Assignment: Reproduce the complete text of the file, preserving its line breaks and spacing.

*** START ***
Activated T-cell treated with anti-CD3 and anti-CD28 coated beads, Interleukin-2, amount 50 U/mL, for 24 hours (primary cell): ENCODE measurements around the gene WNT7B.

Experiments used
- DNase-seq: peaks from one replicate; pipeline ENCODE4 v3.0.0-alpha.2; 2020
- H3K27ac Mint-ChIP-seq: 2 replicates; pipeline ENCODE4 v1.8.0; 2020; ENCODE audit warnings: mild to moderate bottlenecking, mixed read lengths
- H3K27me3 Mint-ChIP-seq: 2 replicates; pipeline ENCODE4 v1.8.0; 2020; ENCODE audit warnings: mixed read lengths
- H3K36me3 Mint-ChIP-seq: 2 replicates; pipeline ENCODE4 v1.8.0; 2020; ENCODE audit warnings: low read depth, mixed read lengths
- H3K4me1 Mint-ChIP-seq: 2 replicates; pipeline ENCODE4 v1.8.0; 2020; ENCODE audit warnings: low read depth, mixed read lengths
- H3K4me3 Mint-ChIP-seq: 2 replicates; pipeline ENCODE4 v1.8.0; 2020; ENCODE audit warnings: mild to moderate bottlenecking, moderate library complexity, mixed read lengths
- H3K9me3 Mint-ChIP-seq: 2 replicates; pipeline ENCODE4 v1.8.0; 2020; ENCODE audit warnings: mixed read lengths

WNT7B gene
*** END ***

Activated T-cell treated with anti-CD3 and anti-CD28 coated beads, Interleukin-2, amount 50 U/mL, for 24 hours (primary cell): ENCODE measurements around the gene WNT7B.

Experiments used
- DNase-seq: peaks from one replicate; pipeline ENCODE4 v3.0.0-alpha.2; 2020
- H3K27ac Mint-ChIP-seq: 2 replicates; pipeline ENCODE4 v1.8.0; 2020; ENCODE audit warnings: mild to moderate bottlenecking, mixed read lengths
- H3K27me3 Mint-ChIP-seq: 2 replicates; pipeline ENCODE4 v1.8.0; 2020; ENCODE audit warnings: mixed read lengths
- H3K36me3 Mint-ChIP-seq: 2 replicates; pipeline ENCODE4 v1.8.0; 2020; ENCODE audit warnings: low read depth, mixed read lengths
- H3K4me1 Mint-ChIP-seq: 2 replicates; pipeline ENCODE4 v1.8.0; 2020; ENCODE audit warnings: low read depth, mixed read lengths
- H3K4me3 Mint-ChIP-seq: 2 replicates; pipeline ENCODE4 v1.8.0; 2020; ENCODE audit warnings: mild to moderate bottlenecking, moderate library complexity, mixed read lengths
- H3K9me3 Mint-ChIP-seq: 2 replicates; pipeline ENCODE4 v1.8.0; 2020; ENCODE audit warnings: mixed read lengths

WNT7B gene